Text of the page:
When I write about my relationship with my grandmother, I can't deny the fact that we (my husband and myself), are not giving that chance to my son and his grandmothers (my mother and mother-in-law). My husband has also had his share of living with his grandparents and he cherishes those memories. I really feel very bad about not being able to give my son that experience.
My grandmother was also an excellent cook. I think I have her cooking DNA in me, to some extent. I last tasted her cooking back in 2006, when she was 78. It had not changed at all. Her kootu (dal), sambar and koora (vegetable curry) tasted exactly the same as they tasted 20 years back. She was especially a master in preparing sweets like lavanga latha, padhir peni and other elaborate Diwali snacks.
Out of all her recipes, 3 of them stand out, because they are simple yet tasty and unique. It's the fire roasted tomato chutney, spring onion (scallion) and mung dal side dish for chapathis and spring onion pakoras. How I can I forget the pela pindi recipe! It's very difficult to choose a recipe but I would like to share the tomato chutney recipe here because it has become my husband's favorite too. This chutney is a very good accompaniment for dosas and idlis.
Tomatoes medium size 2-3 nos./half a can of fire roasted tomatoes.
Urad dal 2 tablespoons
Channa dal 2 tablespoons
Red chilly 1 big
Salt 1/4 teaspoon
Tamarind very little (optional)
Oil 2 teaspoons to roast the dals (preferably sesame oil)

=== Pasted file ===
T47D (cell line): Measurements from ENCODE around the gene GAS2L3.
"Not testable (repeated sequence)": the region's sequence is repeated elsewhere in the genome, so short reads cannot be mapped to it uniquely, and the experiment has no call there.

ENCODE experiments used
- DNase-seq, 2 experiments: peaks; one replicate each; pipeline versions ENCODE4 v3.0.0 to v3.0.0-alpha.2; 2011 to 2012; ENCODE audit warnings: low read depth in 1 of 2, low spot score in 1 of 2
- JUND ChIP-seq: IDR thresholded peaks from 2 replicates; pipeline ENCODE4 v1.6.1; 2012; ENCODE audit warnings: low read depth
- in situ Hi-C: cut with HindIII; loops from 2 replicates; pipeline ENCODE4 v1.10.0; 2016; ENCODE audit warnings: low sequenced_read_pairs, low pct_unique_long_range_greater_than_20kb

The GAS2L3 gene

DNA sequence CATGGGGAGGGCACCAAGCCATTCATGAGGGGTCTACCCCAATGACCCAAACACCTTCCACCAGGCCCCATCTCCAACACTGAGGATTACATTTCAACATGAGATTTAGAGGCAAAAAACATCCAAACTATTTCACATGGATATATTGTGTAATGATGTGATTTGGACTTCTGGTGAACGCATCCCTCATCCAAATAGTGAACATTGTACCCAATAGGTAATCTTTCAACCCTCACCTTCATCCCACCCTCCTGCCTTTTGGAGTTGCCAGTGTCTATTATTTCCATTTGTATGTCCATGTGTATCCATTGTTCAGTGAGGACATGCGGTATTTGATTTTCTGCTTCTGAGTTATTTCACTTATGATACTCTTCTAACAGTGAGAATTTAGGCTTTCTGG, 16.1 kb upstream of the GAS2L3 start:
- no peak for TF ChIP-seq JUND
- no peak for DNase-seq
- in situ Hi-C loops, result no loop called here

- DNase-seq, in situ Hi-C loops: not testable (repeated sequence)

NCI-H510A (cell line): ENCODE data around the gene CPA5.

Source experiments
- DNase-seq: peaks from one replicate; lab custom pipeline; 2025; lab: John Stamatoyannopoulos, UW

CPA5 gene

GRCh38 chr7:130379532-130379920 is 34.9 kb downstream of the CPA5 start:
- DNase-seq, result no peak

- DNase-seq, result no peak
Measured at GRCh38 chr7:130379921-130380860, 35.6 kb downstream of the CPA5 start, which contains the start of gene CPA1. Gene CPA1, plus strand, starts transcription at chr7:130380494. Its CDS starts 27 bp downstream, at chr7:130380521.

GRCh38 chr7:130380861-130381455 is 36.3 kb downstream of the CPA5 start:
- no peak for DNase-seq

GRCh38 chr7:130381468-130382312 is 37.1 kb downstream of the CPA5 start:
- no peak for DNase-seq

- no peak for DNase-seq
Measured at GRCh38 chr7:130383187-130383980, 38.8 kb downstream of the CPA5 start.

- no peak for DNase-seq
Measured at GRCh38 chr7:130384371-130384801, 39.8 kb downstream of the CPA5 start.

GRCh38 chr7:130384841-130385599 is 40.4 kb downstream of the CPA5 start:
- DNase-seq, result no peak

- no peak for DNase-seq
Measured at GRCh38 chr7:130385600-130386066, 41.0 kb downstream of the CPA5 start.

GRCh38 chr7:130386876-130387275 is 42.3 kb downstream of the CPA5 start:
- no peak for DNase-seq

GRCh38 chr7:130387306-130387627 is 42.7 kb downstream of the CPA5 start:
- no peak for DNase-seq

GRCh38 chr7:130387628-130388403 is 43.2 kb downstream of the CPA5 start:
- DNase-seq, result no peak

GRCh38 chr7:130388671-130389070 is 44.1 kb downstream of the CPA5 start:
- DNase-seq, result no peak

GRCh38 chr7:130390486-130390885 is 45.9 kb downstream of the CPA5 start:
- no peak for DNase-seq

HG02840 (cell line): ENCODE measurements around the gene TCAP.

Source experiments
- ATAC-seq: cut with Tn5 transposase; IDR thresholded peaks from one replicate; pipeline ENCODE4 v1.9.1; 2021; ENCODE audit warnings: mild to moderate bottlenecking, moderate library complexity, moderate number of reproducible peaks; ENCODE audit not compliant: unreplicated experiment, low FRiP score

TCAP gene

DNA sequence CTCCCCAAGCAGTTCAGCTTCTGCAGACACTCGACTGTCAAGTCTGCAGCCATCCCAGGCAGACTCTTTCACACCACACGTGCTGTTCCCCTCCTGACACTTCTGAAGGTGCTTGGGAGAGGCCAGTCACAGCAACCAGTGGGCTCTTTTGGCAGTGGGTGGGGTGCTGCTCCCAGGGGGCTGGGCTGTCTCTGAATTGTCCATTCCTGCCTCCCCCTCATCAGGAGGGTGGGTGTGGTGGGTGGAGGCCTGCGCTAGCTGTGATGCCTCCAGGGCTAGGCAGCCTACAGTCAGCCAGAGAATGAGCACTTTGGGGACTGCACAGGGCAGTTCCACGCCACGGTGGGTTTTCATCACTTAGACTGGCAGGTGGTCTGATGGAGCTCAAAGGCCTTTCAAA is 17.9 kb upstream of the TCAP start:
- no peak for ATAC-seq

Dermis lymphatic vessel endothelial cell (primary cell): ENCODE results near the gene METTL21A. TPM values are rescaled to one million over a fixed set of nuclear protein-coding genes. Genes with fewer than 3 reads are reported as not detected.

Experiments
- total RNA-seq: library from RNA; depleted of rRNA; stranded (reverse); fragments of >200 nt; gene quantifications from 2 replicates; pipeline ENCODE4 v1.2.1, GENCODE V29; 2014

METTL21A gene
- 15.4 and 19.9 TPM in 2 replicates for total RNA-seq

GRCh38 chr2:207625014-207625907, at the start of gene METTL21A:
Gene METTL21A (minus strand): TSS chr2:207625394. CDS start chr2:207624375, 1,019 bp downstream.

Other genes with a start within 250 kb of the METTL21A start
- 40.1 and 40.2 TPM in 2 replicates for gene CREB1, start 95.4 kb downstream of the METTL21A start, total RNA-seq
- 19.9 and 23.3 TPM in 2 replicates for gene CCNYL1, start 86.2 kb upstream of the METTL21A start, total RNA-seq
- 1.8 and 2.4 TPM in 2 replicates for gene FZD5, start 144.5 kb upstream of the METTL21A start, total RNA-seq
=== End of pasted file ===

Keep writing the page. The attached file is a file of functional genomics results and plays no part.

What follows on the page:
Oil 1 teaspoon (preferably sesame oil)
Mustard seeds 1 teaspoon
1. If you have a gas stove, roast the tomatoes over the flame directly until the skin turns black and it starts to peel. It is going to be a little messy only. Then peel off the skin and cut the tomatoes and let it cool down. If you have an electric range like me or not interested in roasting the tomatoes over flame, you can use the canned fire roasted tomatoes instead. I got Hunter's brand Fire roasted tomatoes diced with garlic (14.5 oz/411 gms). In this case empty the contents of the can in a colander and drain the liquid and reserve the liquid for later use, for making rasam etc. Half a can of tomatoes is enough for the above measurement of dals. Try to remove as much liquid as possible.
2. Meanwhile in a small saucepan add oil and after it heats add the dals and red chilly and fry until golden brown. Transfer it to a plate and let it cool. If you use raw tamarind you can fry it with the dals. I do not use tamarind while preparing the chutney.
3. After the dals cool, put the contents in a small mixer and pulse it a few times to get a coarse powder. It should not be ground fine. It should be like Idli Milagai Podi.
4. Now add the tomatoes and blend it 2-3 times until the dals and tomatoes mix together to form a chutney consistency. You can add little water at this stage if required.
5. Add another teaspoon of oil, after it heats add the mustard seeds and pour it over the chutney and mix it well.
6. Serve it with hot idlis or dosas and enjoy! 😆
This is my entry to Pratibha and Pritya's Jhiva for Love Event.